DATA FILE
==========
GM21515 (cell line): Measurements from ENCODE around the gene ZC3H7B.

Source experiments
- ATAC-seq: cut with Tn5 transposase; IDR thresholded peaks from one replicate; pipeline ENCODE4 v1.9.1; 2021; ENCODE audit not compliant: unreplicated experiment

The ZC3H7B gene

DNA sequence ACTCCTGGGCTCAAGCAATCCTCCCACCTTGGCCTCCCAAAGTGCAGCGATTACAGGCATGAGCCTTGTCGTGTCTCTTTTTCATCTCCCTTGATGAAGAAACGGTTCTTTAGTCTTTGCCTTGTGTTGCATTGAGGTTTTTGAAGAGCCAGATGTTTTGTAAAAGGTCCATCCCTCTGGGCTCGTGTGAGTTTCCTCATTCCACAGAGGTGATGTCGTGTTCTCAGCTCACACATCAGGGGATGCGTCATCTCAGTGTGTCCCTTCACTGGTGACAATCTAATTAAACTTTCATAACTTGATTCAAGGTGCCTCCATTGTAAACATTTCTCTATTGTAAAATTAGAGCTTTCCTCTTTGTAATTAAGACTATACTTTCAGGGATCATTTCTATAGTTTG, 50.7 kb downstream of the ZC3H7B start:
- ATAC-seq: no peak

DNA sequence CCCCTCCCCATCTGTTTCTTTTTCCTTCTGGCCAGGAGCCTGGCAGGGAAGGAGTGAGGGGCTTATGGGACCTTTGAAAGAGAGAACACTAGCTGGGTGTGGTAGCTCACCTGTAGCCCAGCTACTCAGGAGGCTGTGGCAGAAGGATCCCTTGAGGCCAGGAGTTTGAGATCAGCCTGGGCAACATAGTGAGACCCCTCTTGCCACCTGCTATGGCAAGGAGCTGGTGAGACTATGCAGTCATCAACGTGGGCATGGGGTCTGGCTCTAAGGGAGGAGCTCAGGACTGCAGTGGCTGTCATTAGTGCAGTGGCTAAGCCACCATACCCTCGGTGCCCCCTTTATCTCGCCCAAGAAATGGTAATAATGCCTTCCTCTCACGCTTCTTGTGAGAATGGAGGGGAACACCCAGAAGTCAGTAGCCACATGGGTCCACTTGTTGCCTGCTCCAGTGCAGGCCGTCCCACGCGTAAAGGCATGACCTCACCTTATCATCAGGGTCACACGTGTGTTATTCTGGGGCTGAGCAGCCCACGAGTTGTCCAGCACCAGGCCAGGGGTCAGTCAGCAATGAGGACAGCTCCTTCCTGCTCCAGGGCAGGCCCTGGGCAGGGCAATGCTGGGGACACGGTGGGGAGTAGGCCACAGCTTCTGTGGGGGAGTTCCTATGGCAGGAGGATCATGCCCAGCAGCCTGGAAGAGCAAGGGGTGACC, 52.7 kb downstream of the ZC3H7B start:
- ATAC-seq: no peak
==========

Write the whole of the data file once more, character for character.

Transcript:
GM21515 (cell line): Measurements from ENCODE around the gene ZC3H7B.

Source experiments
- ATAC-seq: cut with Tn5 transposase; IDR thresholded peaks from one replicate; pipeline ENCODE4 v1.9.1; 2021; ENCODE audit not compliant: unreplicated experiment

The ZC3H7B gene

DNA sequence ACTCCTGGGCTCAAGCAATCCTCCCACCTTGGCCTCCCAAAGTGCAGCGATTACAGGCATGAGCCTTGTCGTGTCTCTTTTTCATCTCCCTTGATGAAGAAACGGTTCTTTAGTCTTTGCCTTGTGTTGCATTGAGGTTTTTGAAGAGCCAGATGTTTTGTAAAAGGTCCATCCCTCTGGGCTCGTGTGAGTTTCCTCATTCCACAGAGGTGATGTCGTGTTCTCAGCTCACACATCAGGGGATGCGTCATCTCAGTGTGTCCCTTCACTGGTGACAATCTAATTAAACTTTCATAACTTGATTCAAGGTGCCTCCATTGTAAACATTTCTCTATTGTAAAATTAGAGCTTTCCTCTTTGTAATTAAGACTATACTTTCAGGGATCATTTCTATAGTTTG, 50.7 kb downstream of the ZC3H7B start:
- ATAC-seq: no peak

DNA sequence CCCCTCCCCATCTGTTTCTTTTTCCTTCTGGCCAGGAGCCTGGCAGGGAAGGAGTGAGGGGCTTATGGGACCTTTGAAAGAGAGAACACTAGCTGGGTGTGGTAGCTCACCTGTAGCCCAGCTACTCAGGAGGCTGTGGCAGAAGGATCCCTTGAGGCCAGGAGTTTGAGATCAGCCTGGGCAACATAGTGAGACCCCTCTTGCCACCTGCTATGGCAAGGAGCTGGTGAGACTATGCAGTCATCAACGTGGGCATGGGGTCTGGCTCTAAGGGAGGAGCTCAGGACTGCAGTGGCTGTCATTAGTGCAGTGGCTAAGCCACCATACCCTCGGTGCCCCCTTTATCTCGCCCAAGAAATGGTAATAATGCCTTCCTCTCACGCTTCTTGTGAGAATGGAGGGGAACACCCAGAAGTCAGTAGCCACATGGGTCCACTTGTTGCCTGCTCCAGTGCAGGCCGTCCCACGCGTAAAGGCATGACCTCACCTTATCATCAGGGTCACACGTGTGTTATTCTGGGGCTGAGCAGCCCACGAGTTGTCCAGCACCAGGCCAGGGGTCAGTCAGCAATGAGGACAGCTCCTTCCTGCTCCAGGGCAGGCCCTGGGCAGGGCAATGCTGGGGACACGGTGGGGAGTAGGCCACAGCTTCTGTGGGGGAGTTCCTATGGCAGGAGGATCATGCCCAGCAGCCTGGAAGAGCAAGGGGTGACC, 52.7 kb downstream of the ZC3H7B start:
- ATAC-seq: no peak